Raising capital for our social ventures is an arduous job, absorbing a big chunk of our time. We knew that when we started and that was the main reason we decided to create a for profit company. We were also in a hurry and could not wait the time it takes to create a non-profit entity. Our first contract was the most difficult. Once you have created a successful and replicable model, it becomes easier to sell to others. There are no blueprints and no road maps with a new idea and a lot of non-believers. We took three steps, first: change individual behavior, second: create a successful program and third: change national policy so we can replicate with ease. We never wasted the opportunities that this global crisis offered us. From the onset we knew what we wanted to achieve and what outputs we needed to derive (number of people served, cost efficiencies, operating margins) and the impact we wanted to effect (change the way we care for low income seniors). From day one we established clear outcomes and collected data to measure progress. Performance management became our principle. When you provide data to mission driven people, the results are profound and these measurable results are essential if we are going to obtain capital needed to scale.

Connections and collaborations were a turning point to our small firm. We have never acted alone, but we realized that we needed to be connected to a larger network if we were going to make a difference. These connections are not easily made; it takes a lot of time and effort to achieve. Becoming an Ashoka Fellow in 2010 opened a multitude of doors and connections that have propelled our mission inside and outside the U.S. We formed a Board comprised of private investors and successful business owners that have guided our steps, re-engineered our firm and paved our way to the corporate world.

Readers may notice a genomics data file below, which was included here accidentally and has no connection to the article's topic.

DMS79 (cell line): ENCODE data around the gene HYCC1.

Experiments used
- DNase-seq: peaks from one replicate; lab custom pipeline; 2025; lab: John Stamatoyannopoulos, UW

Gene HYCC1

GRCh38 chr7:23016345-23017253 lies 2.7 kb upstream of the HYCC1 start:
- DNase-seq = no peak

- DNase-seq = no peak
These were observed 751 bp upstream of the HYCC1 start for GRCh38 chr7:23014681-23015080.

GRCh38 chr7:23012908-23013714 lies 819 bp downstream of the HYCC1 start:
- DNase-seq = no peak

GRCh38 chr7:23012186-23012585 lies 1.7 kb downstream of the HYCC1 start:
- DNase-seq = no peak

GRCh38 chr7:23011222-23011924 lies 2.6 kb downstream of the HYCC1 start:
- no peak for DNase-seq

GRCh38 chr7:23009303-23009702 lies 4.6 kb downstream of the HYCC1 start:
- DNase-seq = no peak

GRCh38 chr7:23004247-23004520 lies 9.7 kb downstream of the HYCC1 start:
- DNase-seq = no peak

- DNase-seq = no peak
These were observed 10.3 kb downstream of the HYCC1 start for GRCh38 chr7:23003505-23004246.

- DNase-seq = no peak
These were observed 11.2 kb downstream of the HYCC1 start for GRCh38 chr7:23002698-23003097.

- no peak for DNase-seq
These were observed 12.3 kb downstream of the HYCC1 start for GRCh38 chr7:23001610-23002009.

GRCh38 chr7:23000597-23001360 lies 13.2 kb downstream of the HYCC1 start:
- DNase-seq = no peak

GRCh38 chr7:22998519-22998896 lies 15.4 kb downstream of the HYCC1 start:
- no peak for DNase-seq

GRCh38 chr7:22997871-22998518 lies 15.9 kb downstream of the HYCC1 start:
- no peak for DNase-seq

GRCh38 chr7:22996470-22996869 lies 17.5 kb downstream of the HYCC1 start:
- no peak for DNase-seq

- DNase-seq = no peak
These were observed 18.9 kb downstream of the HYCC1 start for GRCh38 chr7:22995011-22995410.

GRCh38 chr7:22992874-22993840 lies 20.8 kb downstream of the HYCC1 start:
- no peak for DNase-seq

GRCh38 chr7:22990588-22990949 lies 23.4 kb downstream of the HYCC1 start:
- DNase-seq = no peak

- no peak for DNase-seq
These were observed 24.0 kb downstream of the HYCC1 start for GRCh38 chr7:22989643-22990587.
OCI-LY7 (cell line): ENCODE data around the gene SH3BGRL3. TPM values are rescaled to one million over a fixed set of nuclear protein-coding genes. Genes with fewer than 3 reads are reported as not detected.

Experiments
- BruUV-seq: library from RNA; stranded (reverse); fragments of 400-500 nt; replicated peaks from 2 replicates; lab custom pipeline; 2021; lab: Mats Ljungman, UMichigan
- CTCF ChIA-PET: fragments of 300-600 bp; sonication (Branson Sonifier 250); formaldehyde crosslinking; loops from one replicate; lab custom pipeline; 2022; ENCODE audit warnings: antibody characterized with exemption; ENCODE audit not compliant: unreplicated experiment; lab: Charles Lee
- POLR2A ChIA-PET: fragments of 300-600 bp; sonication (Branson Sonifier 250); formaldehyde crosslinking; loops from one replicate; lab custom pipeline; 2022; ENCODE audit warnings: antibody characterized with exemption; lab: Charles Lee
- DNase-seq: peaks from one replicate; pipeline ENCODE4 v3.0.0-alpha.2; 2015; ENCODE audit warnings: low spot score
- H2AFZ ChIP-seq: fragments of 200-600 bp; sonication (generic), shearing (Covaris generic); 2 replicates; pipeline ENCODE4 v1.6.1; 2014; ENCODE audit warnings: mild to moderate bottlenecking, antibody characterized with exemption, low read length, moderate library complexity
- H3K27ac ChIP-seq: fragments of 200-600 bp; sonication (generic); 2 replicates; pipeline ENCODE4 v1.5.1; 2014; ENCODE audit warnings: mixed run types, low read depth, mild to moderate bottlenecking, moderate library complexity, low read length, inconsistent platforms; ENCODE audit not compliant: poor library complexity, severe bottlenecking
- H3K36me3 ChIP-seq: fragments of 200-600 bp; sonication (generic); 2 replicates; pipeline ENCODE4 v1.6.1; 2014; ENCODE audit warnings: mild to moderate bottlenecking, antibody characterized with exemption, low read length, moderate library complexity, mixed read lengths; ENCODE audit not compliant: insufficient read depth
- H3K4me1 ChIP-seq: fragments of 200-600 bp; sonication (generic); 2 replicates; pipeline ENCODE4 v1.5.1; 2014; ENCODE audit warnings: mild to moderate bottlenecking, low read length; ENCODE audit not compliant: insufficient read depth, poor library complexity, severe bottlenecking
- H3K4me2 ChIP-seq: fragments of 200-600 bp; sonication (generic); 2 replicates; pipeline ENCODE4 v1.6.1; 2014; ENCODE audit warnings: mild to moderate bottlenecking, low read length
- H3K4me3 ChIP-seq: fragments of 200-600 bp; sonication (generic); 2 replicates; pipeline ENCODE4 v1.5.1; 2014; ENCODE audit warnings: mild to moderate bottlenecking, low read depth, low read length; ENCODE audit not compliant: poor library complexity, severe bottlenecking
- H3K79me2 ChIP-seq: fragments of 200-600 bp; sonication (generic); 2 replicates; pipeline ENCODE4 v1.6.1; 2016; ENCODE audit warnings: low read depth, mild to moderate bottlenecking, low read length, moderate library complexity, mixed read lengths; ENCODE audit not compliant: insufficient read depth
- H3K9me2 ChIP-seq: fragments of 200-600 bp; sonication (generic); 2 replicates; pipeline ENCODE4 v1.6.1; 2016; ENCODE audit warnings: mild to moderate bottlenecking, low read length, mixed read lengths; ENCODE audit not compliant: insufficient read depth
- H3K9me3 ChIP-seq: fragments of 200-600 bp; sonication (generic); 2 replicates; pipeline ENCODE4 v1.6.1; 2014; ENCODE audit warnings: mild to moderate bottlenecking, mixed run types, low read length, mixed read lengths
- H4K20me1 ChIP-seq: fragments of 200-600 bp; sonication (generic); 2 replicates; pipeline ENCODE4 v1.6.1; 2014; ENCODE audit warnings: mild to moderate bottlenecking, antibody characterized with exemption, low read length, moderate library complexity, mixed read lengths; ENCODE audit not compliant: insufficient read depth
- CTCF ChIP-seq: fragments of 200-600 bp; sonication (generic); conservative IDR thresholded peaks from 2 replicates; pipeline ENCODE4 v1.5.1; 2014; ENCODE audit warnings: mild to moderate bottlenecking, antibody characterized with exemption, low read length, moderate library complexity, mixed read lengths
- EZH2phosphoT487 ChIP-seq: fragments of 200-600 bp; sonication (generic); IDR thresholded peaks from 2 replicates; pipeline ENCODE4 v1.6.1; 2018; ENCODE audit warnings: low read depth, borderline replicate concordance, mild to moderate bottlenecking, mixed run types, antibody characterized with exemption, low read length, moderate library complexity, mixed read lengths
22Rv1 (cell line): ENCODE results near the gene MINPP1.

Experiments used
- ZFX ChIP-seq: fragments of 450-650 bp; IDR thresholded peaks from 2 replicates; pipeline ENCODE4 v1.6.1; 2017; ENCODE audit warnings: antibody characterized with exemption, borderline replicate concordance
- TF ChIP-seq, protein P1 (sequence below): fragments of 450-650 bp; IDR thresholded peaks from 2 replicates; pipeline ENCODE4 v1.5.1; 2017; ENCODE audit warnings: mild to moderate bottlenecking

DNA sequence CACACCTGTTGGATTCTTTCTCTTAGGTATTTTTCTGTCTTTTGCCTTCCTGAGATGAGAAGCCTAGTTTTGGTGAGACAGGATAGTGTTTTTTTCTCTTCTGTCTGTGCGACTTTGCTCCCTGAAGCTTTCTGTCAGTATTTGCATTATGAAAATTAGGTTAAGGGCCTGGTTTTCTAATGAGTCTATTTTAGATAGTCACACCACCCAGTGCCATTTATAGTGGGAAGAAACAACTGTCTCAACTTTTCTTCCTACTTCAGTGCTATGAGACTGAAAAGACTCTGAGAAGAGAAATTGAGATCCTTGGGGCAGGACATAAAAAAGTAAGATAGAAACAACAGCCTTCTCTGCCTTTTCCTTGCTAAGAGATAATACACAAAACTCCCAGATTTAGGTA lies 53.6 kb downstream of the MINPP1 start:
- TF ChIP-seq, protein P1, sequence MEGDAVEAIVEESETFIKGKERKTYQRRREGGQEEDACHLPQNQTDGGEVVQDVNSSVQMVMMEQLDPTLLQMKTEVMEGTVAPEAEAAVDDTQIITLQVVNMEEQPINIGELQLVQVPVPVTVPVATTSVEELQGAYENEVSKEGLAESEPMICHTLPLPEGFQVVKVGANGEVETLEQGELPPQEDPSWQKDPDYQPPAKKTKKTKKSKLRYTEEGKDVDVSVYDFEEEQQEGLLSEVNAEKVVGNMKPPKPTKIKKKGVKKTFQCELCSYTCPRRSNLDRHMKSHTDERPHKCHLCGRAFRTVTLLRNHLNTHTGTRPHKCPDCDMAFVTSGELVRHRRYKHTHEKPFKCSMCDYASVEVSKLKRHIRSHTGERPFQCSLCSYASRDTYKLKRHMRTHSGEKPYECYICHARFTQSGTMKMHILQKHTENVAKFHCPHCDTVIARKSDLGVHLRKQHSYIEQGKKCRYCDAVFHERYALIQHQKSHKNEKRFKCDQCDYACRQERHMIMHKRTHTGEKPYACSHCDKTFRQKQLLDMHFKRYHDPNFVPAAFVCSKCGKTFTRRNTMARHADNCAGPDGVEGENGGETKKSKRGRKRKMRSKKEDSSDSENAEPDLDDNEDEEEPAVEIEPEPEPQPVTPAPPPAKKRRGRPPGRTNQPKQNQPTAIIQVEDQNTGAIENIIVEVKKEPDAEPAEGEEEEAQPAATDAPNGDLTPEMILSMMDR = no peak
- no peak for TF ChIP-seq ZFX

My years of working in government made it possible for our firm to change national policy. I understood how it works as well as their reluctance to deal with social issues. My approach in understanding regulations, culture and language has always been to understand before asking to be understood, respect and a sensible approach has served us well so far. We would have thrown out many babies with the bathwater if we were not able to work with the government as an ally.

Every single day for the past sixteen years I wake up in the morning and ask myself a simple question, if not now, when? 

The Journey Begins

25 Jun

On November 12, 1995, an event occurred that completely changed the course of my life. While serving as Florida Secretary for Aging Services I was summoned to a public housing building in Fort Lauderdale, Florida where a fire had killed 12 of the residents. For the first time I came face to face with the squalid and precarious conditions in which low-income seniors in this country subsist. The image of that day never left me and I made a promise to myself that I was going to make it better. Charged with this moral obligation and strength I was able to secure a deteriorating public housing building in downtown Miami with the promise of turning it around and creating something new. With my political ties in Tallahassee still fresh I secured $1.2 million to retrofit and license that building. In six months it was full with a long waiting list, had become the model for the nation and had won four national awards. Some may say it was luck, I believe it was stubbornness and commitment that made it happen. I had fulfilled my promise. To the 104 seniors living at Helen Sawyer this was the beginning of the best time of their lives. End of story. I never had the intention of doing this over and over in twenty-three states. But it was no longer up to me; the notoriety that this little program gained made it impossible for me to turn the page. And so it began, my journey in replicating this common sense approach to providing 24 hour services to low-income seniors where they live so they will never be forced into a nursing home.